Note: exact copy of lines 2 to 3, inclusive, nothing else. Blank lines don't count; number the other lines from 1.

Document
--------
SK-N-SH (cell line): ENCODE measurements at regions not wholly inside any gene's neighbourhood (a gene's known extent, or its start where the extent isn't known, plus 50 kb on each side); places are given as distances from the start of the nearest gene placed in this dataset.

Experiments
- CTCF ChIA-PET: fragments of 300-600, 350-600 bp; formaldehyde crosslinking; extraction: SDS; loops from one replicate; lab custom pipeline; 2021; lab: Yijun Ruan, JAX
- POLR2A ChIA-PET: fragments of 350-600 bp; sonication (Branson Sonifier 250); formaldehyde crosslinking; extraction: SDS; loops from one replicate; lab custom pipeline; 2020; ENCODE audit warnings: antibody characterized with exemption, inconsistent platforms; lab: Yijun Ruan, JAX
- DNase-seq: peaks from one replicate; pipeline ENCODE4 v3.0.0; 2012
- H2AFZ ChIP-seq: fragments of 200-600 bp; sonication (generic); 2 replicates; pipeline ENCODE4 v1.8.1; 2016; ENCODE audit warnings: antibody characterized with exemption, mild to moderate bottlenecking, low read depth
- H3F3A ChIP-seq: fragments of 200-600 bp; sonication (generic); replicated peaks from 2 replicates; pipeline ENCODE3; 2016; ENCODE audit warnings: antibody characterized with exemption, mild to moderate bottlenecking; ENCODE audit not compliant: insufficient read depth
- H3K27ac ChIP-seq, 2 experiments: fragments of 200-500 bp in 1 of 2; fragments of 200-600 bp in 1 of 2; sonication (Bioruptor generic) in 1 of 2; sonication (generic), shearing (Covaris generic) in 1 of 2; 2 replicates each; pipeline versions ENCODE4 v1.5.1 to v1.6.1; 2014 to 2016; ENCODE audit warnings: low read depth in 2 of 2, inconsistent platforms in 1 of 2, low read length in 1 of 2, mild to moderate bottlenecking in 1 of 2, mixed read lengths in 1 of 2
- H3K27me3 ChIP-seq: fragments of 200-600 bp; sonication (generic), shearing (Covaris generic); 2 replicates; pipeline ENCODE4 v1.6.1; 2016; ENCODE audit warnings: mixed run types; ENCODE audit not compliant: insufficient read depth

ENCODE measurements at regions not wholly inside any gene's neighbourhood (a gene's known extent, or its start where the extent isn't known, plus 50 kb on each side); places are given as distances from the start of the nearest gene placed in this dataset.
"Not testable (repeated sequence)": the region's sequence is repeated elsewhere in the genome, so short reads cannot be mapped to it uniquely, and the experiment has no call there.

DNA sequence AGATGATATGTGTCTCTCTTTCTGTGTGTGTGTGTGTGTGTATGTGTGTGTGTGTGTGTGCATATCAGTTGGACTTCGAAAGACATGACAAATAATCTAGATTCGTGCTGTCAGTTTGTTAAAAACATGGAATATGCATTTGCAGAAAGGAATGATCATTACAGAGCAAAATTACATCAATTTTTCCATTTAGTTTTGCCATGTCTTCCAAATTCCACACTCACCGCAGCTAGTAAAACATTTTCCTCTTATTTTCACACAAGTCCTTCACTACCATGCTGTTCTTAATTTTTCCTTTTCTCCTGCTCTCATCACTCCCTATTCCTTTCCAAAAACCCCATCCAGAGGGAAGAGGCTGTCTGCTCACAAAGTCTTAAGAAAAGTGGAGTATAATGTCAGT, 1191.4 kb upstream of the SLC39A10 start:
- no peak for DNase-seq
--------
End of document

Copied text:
Experiments
- CTCF ChIA-PET: fragments of 300-600, 350-600 bp; formaldehyde crosslinking; extraction: SDS; loops from one replicate; lab custom pipeline; 2021; lab: Yijun Ruan, JAX